The Opposition NDP has launched a survey of its own about the UCP’s idea for the province to pull out of the Canada Pension Plan and create an Alberta Pension Plan instead.
It comes after the Government of Alberta issued an online survey about the idea, following the release of a third-party report into the potential and feasibility of Alberta leaving the CPP.
NDP finance critic Shannon Phillips told reporters that the government’s survey misses one key question.
“This so-called consultation, using government resources, does not even ask if Albertans want to exit the Canada Pension Plan,” Phillips said Monday.
The government’s survey instead asks Albertans for feedback on how an Alberta Pension Plan should be structured; using highlights from the commissioned report that show a provincial pension plan would deliver higher benefits payouts and savings through lower contributions.
Phillips said the province’s survey assumes support to pull out of the CPP and administer its own pension plan.
“Instead, every question is about how Albertans want to design an Alberta Pension Plan,” she said. “In other words, it’s just asking Albertans what colour of unicorn they would like; and the fact there will be unicorns is taken as a given by this government.”
The report, commissioned by the government, says Alberta would be entitled to $334 billion, or more than half, of the CPP fund if it were to pull out of the national plan in 2027.
The report states that, based on that share, Alberta would save $5 billion annually in lower contributions if it went on its own.
However, some economists have questioned the report’s calculations, saying the hypothetical payout is based on one interpretation of the underlying legislation and funding formula.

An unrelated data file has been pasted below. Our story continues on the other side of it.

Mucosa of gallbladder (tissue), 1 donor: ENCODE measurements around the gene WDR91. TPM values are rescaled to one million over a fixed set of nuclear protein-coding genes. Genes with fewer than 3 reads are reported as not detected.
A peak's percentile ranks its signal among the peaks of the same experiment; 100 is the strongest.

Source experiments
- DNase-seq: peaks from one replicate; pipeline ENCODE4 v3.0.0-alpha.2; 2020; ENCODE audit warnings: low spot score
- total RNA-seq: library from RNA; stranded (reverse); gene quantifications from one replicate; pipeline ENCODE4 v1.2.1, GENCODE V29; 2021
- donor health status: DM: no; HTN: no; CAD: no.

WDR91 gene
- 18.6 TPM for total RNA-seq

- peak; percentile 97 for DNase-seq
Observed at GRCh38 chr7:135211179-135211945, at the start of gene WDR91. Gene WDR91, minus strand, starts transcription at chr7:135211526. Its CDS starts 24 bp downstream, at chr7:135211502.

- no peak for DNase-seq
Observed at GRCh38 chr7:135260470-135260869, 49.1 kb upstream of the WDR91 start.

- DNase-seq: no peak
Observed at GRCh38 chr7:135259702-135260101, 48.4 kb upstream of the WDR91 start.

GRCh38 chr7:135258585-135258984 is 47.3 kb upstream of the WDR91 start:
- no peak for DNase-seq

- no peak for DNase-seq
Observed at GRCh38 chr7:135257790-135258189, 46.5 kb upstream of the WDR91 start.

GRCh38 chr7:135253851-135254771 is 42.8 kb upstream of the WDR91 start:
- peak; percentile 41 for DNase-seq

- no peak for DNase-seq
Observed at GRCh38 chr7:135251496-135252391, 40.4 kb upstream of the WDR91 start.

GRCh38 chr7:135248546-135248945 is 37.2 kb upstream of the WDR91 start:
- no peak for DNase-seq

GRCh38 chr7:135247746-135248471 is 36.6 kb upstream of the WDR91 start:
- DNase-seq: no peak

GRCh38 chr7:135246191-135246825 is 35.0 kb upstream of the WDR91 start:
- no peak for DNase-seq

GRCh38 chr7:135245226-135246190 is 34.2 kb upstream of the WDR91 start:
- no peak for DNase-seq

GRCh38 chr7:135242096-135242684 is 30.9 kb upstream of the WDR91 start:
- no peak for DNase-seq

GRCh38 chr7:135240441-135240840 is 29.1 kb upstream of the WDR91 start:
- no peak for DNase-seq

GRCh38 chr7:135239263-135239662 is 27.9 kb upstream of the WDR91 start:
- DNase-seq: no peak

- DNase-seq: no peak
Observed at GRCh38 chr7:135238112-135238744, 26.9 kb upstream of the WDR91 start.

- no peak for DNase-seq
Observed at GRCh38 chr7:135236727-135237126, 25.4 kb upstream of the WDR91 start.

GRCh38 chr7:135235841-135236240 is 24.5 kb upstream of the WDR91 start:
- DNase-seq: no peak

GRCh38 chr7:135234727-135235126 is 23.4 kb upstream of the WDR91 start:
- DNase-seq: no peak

In a statement to Global News, Alberta finance minister Nate Horner said ensuring Albertans have the opportunity to provide feedback on the potential of an Alberta Pension Plan “is a priority for Alberta’s government.”
Horner’s statement also said an independent panel led by former finance minister Jim Dinning will also provide opportunities for Albertans to “ask their questions, raise their concerns and provide their thoughts on a potential APP.”
“We have been clear all along: Albertans will choose what happens with their pensions,” Horner’s statement said. “Unlike the NDP who have made it clear that they would not respect the wishes of Albertans, we will put the interest of Albertans first and respect whatever choice they make.”
That panel is expected to begin those consultations in the coming weeks through to next spring, with a feedback report to recommend whether the government should hold a referendum on a provincial pension plan.
MRU political scientist Duane Bratt, who has completed the government’s survey, said he believes the consultations are about changing public opinion, not gauging it.
“Jim Dinning has been appointed to a panel, not to gauge opinion, but to shape it and change it,” Bratt said. “It’s clear that the Government of Alberta isn’t putting a thumb on the scale, they’re stomping their foot on the scale.”
According to Phillips, the NDP’s survey asks whether Alberta should ditch the CPP, and reasoning for why or why not.